Johann Wolfgang von Goethe

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Noun1.Johann Wolfgang von Goethe - German poet and novelist and dramatist who lived in Weimar (1749-1832)Johann Wolfgang von Goethe - German poet and novelist and dramatist who lived in Weimar (1749-1832)
References in classic literature ?
Cavalcanti, dressed in black, like one of Goethe's heroes, with varnished shoes and white silk open-worked stockings, passed a white and tolerably nice-looking hand through his light hair, and so displayed a sparkling diamond, that in spite of Monte Cristo's advice the vain young man had been unable to resist putting on his little finger.
The young man thought of the little sister frisking over the Parthenon and the Mount of Olives and sharing for two years, the years of the school-room, this extraordinary pilgrimage of her parents; he wondered whether Goethe's dictum had been justified in this case.
It was the period in Germany of Goethe's highest fame.
See in Goethe's Helena the same desire that every word should be a thing.
The awards ceremony took place in Weimar on 28 August, on the 216th anniversary of Goethe's birth.
Although Goethe (1748-1832) has long been pronounced the greatest of all poets, along with Dante and Shakespeare, his story is likely unfamiliar to most filmgoers; it resonates more with devotees of Goethe's most popular work, the semi-autobiographical novel, The Sorrows of Young Werther (1774).
In the closing pages of Goethe's Faust and European Epic, Arnd Bohm wonders what new perspectives might be achieved on Goethe's dramatic poem by following through his diagnosis of the protagonist as an incurable melancholic, plagued by the "ruine and decay" which sixteenth-century astrology saw as characteristically Saturnine (220).
Though Santayana unequivocally placed Goethe's Faust within the context of Teutonic romanticism, with its idiosyncratic interpretation of the Bible and what he called an attitude marked by the "self-trust of world-building youth," still Goethe's "thoughts upon life were fresh and miscellaneous.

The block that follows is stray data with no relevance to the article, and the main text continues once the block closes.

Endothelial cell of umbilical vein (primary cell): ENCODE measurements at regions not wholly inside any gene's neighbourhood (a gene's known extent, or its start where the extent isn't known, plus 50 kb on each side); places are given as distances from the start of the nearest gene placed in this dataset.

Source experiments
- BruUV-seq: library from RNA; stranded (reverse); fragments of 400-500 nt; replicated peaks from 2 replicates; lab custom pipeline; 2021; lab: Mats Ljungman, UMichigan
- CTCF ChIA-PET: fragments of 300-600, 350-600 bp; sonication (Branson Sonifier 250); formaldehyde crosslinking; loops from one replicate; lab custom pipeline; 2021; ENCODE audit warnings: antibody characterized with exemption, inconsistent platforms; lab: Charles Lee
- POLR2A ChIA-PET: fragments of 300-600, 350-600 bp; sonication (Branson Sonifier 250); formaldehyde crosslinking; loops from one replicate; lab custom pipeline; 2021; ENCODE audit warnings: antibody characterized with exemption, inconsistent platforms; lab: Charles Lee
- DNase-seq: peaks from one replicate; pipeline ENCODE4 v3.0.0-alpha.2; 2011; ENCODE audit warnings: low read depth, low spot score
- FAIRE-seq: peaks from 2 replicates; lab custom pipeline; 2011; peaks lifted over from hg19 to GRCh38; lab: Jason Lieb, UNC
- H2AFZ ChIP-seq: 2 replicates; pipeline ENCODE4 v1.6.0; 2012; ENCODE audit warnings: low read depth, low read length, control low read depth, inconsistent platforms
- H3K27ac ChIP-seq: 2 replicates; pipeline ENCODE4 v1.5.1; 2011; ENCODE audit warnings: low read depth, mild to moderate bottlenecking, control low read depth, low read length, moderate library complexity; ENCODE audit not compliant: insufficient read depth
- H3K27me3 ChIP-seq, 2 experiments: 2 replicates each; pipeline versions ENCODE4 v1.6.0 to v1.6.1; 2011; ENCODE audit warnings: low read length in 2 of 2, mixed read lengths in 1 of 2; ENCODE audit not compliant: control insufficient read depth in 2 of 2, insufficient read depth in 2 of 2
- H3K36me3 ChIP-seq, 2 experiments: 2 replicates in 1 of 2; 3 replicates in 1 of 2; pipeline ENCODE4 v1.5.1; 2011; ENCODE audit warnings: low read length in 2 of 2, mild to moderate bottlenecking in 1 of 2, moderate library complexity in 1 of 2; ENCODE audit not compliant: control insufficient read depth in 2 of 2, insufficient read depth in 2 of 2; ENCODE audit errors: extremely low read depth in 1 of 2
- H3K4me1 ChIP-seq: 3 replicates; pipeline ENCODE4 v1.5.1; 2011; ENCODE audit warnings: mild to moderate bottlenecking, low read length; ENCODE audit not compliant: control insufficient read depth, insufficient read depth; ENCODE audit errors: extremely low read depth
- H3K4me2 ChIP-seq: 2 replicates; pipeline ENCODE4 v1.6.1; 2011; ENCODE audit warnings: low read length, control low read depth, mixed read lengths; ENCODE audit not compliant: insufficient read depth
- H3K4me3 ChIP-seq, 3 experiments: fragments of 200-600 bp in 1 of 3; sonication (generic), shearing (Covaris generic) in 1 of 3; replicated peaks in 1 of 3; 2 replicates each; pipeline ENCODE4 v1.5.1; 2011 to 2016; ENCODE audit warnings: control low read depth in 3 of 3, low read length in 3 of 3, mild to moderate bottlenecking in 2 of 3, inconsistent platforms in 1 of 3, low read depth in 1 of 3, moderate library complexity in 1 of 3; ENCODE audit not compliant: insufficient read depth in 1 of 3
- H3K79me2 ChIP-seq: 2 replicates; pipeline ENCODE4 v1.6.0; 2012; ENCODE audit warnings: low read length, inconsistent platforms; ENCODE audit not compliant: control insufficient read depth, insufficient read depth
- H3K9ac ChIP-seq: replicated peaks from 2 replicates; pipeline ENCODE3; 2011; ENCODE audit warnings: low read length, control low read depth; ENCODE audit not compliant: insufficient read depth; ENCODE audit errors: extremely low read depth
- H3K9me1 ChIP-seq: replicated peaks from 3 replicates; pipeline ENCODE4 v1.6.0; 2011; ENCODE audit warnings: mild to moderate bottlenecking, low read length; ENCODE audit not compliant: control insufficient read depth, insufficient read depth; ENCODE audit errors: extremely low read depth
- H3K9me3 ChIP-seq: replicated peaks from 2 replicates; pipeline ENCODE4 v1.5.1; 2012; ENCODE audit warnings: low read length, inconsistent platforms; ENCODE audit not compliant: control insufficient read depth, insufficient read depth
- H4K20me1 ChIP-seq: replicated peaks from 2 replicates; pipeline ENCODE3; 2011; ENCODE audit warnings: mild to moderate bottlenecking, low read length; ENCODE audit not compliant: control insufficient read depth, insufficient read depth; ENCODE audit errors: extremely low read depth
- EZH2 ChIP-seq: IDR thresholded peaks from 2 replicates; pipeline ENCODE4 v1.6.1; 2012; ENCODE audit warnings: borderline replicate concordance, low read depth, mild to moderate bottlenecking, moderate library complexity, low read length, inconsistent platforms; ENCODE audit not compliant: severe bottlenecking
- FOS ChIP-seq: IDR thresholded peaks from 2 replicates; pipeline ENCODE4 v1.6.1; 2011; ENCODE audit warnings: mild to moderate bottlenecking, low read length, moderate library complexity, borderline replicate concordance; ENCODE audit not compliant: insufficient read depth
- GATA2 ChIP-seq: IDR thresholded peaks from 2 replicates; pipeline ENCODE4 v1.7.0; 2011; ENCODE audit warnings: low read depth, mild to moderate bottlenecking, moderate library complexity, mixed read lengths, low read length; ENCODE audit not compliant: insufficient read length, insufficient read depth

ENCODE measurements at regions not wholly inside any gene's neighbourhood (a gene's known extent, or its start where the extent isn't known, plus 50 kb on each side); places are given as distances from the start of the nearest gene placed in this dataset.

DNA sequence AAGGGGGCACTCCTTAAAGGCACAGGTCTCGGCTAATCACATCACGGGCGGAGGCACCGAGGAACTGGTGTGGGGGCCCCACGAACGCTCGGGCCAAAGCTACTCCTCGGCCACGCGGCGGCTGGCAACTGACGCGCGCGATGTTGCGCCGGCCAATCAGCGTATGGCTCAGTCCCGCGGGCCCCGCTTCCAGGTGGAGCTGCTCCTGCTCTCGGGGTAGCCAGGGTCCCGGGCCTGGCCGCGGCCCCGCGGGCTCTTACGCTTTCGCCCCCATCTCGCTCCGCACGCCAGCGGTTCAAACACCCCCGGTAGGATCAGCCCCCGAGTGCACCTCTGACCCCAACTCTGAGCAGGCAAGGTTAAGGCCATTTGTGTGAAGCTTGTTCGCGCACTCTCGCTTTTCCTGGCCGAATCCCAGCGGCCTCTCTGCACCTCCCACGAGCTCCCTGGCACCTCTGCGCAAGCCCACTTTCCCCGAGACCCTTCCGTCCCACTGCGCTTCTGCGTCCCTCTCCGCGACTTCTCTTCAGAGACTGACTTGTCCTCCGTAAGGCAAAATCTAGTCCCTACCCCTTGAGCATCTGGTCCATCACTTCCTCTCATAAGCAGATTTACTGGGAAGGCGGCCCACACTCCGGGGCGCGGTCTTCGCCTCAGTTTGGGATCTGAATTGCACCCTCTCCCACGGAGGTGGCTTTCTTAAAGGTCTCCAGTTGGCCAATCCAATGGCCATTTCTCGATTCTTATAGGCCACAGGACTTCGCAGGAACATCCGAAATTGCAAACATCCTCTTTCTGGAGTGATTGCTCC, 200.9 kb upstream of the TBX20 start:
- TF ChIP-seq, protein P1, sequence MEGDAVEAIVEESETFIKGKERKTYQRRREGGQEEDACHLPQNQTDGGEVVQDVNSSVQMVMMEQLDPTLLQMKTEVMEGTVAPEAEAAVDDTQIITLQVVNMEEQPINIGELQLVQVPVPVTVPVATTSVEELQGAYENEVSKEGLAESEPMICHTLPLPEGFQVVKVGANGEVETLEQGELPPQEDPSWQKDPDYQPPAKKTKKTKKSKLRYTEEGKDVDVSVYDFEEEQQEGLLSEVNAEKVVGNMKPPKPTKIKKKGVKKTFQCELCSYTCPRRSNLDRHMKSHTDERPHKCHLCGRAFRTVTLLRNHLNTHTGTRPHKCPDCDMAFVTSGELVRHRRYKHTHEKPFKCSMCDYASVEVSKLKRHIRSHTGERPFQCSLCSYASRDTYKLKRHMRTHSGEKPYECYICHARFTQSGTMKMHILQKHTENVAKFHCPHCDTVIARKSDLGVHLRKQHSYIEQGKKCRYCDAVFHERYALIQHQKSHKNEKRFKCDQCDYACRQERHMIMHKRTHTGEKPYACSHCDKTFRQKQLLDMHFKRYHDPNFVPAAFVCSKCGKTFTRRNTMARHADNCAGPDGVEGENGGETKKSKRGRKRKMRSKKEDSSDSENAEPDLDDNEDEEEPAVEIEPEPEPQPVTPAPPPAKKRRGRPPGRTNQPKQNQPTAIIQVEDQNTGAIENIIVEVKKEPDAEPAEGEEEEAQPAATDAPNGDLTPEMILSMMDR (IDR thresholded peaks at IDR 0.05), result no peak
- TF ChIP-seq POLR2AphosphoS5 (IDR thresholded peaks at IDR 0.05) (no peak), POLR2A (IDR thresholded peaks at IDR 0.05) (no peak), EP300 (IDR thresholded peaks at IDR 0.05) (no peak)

While the fragment from Goethe's poem ends with the bleakness of the wanderer in the wasteland, Brahms ends on a decidedly more hopeful note, with the sustained repetition of "Refresh his heart
After an extended orchestral overture celebrates the lousy weather of winter, as well as the transition to spring, the singers launch into Goethe's text - in German, of course.
A few lines later, she writes about "the new perceptions of historical processes which emphasized modernity"--presumably those at work during the early nineteenth century and not nowadays--and "an increasingly teleological perspective on music history" that found in "Schubertian song" an "evolutionary development, an improvement on Goethe's aesthetic theories of song.
The details provided by Elmarsafy rescue Goethe from the mistreatment he receives as a pantheistic Orientalist in Said's Orientalism, Elmarsafy describes the impact of von Hammer-Purgstall's monumental Fundgraben des Orients on Goethe's Divan, This includes Goethe's direct borrowing of von Hammer-Purgstall's German translation of sura 2:142 ("Gottes ist der Orient und Gottes ist der Occident") that Said garbled in his Orientalism as "God is the Orient, God is the Occident" [sic].